Another arrest of a criminal cop prancing and dancing around as a law abiding crime fighter is not surprising. What is more troubling is the continued white-wash by local police departments in their supervision, investigation and discipline of rogue cops. Edison like almost every local police department in New Jersey has an unwritten policy of non-investigation of police officers whom have civilian grievances filed against them. Like every other town or city in New Jersey if a citizen files a complaint against a police officer the complaint is never investigated and in 99.9% of the time the police officer is found to have done nothing wrong. This being so when there is often overwhelming evidence against the officer, and/or the officers is accused of the same crime or abuse over and over again by different people. The city of Edison, N.J. police officer, Michael Dotro is the perfect poster boy for such shabby investigation. Mr. Dotro had a history of civilian complaints against him according to the today’s article in the Star Ledger in which he used his badge and gun to abuse people’s constitutional and civil rights. What is remarkable was his total disregard for the law and the fact he got away with his misconduct for 10-years while wearing a badge.
The Middlesex County Prosecutor’s Office also shares in the blame because under state law they have an obligation to oversee and monitor civilian complaints against local police officers in Middlesex County.
Whether or not Dotro is ultimately found guilty of the crime of attempting to set a fire against his supervisor home is yet to been seen. However, from statements from one of Dotro neighbors Dotro did the exact same thing to neighbor a few years ago during a dispute with him. If the Middlesex County Prosecutor Office is really serious about law enforcement and crime stopping they must first insure that the local police departments in Middlesex County understand that they have a zero tolerance for crooked and rogue police officers in their county and that they will seriously monitor the internal affairs units for every municipality under their jurisdiction.
It is clear from the Dotro example, and others, which we read about everyday, that the local police departments in Middlesex County will continue to allow rogue cops to prance around as crime fighters, ultimately creating more fake crimes, charging people unjustly, beating people up without cause of justification,, and violating the rights of citizens they are sworn to serve and protect.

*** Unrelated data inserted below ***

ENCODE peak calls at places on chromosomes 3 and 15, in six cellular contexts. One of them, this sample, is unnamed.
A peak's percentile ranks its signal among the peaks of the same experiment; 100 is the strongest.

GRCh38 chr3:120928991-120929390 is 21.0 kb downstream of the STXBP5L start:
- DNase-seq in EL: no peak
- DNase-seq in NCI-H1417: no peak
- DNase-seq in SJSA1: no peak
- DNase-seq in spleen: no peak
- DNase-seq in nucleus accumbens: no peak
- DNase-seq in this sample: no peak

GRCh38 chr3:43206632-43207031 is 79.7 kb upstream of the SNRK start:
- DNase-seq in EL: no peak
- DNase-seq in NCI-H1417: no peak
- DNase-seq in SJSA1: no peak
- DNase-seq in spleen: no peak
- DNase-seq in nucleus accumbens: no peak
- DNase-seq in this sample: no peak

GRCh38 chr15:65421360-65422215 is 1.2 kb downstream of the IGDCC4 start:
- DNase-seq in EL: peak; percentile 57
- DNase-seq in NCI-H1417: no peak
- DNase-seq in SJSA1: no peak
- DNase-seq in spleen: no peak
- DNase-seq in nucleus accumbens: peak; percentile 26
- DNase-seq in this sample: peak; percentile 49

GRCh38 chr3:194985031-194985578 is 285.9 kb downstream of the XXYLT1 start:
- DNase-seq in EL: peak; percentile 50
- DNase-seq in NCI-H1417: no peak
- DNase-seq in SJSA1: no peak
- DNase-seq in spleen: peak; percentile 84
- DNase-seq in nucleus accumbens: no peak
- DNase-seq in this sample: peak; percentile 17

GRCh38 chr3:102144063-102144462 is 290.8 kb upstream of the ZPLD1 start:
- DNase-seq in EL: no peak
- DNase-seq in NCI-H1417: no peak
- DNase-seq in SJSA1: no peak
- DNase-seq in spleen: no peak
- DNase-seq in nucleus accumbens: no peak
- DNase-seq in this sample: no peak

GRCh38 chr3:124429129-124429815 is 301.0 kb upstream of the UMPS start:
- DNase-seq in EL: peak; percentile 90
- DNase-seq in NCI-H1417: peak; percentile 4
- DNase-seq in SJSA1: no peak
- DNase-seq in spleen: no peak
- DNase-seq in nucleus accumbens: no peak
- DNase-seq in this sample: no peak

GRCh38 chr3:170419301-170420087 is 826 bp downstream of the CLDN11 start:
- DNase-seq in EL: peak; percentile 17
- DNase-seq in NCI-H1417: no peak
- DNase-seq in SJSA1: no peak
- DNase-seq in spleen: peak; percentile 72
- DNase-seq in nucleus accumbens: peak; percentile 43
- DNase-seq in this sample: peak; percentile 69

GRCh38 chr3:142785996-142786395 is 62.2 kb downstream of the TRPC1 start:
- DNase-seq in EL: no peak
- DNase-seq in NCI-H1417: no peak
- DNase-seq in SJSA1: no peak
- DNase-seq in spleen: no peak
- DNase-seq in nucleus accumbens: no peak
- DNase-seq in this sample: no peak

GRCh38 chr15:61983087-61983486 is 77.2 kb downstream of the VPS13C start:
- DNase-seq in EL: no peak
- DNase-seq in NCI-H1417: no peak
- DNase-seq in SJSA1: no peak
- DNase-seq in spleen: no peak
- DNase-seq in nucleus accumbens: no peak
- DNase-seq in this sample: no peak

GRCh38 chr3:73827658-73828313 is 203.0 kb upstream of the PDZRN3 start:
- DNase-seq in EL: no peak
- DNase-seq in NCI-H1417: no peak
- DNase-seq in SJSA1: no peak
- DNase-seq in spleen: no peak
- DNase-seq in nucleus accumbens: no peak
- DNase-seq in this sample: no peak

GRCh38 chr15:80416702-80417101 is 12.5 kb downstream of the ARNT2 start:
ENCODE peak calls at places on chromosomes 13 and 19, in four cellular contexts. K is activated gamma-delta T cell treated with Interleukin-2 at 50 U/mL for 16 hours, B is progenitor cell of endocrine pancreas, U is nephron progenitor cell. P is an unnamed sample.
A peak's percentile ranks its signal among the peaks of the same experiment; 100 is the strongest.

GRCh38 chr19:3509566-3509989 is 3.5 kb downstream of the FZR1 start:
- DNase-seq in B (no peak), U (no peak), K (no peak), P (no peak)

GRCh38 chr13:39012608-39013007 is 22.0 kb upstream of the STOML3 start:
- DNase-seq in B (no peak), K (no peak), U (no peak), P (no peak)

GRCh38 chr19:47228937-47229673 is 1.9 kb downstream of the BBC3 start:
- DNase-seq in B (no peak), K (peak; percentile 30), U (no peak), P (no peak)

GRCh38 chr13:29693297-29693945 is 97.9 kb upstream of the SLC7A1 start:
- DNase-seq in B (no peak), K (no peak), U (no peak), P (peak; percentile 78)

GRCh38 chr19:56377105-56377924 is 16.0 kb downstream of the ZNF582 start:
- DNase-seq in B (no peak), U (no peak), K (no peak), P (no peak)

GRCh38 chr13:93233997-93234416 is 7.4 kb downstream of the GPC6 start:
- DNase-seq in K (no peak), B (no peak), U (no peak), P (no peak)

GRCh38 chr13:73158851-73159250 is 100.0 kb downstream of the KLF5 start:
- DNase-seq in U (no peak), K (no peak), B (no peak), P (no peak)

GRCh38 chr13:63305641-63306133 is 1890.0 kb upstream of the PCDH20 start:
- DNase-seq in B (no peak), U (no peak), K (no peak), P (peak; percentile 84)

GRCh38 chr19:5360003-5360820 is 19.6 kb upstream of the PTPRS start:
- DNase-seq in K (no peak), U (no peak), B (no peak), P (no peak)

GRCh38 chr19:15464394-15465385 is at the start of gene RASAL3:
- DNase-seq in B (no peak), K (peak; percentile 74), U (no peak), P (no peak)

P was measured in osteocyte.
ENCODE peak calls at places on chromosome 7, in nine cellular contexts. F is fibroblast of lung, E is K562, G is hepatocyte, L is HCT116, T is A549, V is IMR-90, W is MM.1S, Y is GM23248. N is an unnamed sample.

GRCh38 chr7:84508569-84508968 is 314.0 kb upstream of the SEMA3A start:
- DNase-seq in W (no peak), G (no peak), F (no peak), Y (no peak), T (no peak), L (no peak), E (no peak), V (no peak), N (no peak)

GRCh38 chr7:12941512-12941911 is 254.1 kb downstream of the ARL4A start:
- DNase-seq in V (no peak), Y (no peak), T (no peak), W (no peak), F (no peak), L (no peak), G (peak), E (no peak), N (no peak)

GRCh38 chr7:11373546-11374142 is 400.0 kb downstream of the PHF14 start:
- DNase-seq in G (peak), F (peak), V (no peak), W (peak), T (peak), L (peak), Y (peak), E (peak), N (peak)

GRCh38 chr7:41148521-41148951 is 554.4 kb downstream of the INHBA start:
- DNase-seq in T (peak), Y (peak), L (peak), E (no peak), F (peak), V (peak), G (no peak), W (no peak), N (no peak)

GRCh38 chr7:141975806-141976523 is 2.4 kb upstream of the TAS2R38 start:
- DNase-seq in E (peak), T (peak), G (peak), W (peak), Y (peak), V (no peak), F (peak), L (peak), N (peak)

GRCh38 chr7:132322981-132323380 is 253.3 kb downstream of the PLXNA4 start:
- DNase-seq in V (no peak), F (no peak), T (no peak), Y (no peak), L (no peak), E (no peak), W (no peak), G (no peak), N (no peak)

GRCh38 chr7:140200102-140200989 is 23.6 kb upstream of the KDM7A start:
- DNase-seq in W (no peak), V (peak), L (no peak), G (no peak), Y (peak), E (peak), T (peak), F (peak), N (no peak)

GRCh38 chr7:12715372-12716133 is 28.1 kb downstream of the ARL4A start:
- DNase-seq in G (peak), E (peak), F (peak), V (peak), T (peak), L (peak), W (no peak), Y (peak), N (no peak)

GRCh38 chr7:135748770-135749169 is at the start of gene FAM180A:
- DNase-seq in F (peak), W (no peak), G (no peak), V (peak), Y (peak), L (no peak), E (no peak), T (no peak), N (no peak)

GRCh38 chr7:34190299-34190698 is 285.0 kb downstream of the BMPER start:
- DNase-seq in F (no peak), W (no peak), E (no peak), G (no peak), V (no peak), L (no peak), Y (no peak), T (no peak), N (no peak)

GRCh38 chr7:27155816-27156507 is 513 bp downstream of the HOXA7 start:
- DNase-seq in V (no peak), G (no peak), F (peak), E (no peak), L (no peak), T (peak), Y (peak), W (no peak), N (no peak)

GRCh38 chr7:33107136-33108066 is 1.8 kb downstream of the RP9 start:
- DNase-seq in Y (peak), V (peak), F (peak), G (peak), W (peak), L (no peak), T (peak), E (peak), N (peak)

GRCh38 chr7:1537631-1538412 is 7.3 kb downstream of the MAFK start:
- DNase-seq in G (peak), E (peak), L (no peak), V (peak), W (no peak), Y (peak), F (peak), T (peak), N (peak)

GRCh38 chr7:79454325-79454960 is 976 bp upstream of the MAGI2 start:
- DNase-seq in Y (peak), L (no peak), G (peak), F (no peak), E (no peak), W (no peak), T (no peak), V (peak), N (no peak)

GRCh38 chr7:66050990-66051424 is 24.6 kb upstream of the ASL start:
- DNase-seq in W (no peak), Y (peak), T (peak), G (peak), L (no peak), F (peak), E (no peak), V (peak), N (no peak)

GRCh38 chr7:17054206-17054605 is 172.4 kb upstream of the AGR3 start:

It is an honor for a law enforcement officer to swear to uphold the United States and New Jersey constitutions and to enforce the laws honestly and justly, for the one’s who do, they are to be thanked for doing a job which they are required to do under the law. For the one’s who do not they have no place in law enforcement and are a danger to the people New Jersey, and must be weeded out. Law Office of Vincent J. Sanzone, Jr., criminaldefenseNJ.com
Admitting Gang Affiliation in Murder Case: Reversal
May 10, 2013
A defendant convicted of murder had his conviction overturned when the trial court improperly admitted testimony of the defendant's gang affiliation. In State v. Holmes, the appellate division held that alluding to the fact that the defendant was a member of the "Bloods" street gang, without assessing properly the probative value, if any, along with failure to give a limited jury instructions as to the admissibility, required a reversal of the defendant's conviction.
The Plea Bargaining Process
January 17, 2013
The reality of the criminal justice system in the United States is that the majority of criminal cases are resolved through the plea negotiation process. Being an experienced New Jersey criminal defense attorney is not only knowing how to try a case before a jury, but also knowing how to get the best possible plea bargain for your client.
Not every criminal client is innocent of the charges, sometimes; law enforcement does get the right man or woman. This does not mean that once an arrest or indictment is made that the accused must give up because he or she is guilty. Instead, in these types of cases it is just as important to retain the right attorney to handle your case. First, if the attorney who is retained has repudiation as being an experienced and hard working attorney the prosecutor is more likely to give you a more favorable plea offer than an inexperienced or unethical attorney who takes on many cases with the intent to simply pleading them out to the first offer made by the prosecutor. (These attorneys are easily recognized in court because they will answer the calendar call for many clients)